The Plastic Grocery Bag faded into the sunset in Seattle on July 1, 2012, gone but not forgotten. After a life spent helping consumers tote goods with greater ease, it was an unceremonious end for a petroleum-based creation that never asked anything in return except able hands to carry it.
As with a shortstop from the Dominican Republic, it's tough to know the Plastic Bag's exact age. Friends say it looked and acted like a vibrant, carefree, slowly degrading teenager until the days leading up to its untimely passing, murdered by the Seattle City Council. In reality, the Plastic Bag was closer to 52.
With European blood running through it, having been birthed by Swedish engineer Sten Gustaf Thulin in the early 1960s, the Plastic Bag entered this world at a time of great possibilities, and its life will shine on as a testament to what can be accomplished by a dedicated, convenient servant that's far cheaper than any of its alternatives. As a youngster, the Plastic Bag carried America's eggs during the Vietnam War. It was there for Watergate, and it suffered, like all registered Republicans and NRA members, through the Carter administration. But the Plastic Bag truly blossomed in the 1980s.
Like many things in that decade, the Plastic Bag got big. Perhaps emboldened by the iconic leadership of Ronald Reagan, or maybe just because it came of age, the Decade of Decadence was good for the Plastic Bag. It wore its sunglasses at night, so to speak. It lived it up and proliferated, spreading its services all across the globe (and eventually into a handful of Texas-sized trash islands throughout the world's oceans). Spuds McKenzie. Coke parties. Glenn Frey solo records. The Plastic Bag saw, did, and carried it all.
Of course, there's also an unsavory side to the Plastic Bag, one it never shied away from. The Plastic Bag unapologetically killed a handful of small children in the United States each year; most passed it off as convenience at a price. Those close to the Plastic Bag say it never got over being used to pick up dog shit, but it's tough to know if that's true. What is true is the Plastic Bag, through its relentless proliferation, contributed to floods in Third World countries, coldly strangled countless living things, and filled innumerable landfills with masses of lightweight plastic that will live on long after we're all dead.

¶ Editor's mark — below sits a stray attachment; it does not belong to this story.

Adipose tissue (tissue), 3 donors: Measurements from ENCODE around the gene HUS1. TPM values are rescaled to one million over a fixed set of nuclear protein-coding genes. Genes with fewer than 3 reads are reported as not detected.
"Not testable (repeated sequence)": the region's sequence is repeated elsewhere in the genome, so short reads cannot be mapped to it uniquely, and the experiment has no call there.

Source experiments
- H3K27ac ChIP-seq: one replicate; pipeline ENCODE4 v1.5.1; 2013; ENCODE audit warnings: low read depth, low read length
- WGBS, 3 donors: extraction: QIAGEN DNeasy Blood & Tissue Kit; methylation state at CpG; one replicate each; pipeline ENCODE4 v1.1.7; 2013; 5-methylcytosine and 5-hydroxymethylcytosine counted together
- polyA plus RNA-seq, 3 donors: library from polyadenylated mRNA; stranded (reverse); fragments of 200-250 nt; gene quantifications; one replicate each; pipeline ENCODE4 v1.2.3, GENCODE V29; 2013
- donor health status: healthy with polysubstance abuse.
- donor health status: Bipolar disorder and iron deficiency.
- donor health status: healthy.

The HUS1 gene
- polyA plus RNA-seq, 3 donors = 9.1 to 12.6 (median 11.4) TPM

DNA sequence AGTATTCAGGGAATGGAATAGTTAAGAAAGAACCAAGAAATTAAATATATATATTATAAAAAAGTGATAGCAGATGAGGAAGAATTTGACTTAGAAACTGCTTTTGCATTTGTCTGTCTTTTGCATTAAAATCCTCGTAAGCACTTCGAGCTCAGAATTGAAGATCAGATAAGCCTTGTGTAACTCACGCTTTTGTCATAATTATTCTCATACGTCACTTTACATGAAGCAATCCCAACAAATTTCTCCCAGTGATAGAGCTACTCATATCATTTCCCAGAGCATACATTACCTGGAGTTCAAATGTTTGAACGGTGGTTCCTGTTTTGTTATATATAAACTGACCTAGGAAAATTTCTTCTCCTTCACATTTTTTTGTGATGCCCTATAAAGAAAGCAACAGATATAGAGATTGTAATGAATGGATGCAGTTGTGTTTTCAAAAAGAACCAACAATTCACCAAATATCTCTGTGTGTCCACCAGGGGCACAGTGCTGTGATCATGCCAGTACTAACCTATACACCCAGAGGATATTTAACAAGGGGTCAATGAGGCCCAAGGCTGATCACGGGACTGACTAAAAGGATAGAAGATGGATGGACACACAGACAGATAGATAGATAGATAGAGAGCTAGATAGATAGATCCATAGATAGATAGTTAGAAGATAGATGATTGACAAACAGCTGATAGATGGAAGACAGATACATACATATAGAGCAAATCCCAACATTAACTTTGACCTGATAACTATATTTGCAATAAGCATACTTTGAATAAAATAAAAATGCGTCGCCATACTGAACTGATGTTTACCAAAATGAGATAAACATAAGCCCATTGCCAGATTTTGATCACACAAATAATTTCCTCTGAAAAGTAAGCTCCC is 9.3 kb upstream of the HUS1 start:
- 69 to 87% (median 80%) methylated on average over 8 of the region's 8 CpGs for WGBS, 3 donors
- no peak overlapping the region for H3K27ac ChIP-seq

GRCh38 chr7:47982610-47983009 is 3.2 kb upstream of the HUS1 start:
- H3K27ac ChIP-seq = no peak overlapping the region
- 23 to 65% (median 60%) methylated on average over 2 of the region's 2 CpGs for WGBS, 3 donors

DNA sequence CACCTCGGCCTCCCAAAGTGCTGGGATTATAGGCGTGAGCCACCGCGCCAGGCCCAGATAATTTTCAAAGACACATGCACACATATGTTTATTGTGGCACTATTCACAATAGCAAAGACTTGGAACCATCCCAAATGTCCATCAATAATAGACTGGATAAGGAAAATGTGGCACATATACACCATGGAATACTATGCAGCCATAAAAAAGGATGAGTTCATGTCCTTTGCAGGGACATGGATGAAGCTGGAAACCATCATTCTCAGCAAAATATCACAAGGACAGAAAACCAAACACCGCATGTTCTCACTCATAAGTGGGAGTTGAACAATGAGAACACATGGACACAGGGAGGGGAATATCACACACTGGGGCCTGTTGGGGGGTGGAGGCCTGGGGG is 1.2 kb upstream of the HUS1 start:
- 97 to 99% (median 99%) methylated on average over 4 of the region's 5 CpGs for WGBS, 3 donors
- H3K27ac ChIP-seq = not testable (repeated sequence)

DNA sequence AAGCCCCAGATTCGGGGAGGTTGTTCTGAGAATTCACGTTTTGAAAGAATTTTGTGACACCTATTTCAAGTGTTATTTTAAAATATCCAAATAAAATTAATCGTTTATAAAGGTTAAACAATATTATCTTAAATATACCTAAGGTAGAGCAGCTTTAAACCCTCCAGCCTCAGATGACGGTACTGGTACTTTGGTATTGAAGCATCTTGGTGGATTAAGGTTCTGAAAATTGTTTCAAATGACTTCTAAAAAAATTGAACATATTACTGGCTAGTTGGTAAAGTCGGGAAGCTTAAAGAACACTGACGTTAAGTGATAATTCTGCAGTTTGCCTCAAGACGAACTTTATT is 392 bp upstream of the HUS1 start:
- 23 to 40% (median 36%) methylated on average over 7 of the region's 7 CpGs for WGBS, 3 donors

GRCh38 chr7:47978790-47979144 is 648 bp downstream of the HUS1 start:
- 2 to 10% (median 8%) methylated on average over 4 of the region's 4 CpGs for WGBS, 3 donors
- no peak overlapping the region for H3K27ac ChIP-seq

But we shouldn't get caught up in the Plastic Bag's excesses or mistakes during this time of mourning. At its core, the Plastic Bag was designed to help. It carried Seattle's cereal boxes, Miller Lite, Red Vines, and Diet Coke from the store to the car and the car to the home. In a time of need, when Seattle had no one else to turn to, the Plastic Bag was there for all of us.
The Plastic Bag is survived by Plastic Six-Pack Rings and the Styrofoam To-Go Box. In lieu of flowers, please throw something into the ocean capable of choking a small marine animal. A memorial service will be held for the Plastic Bag at several area corner stores, where its many admirers will remark on how carrying one's tallboys will never be the same.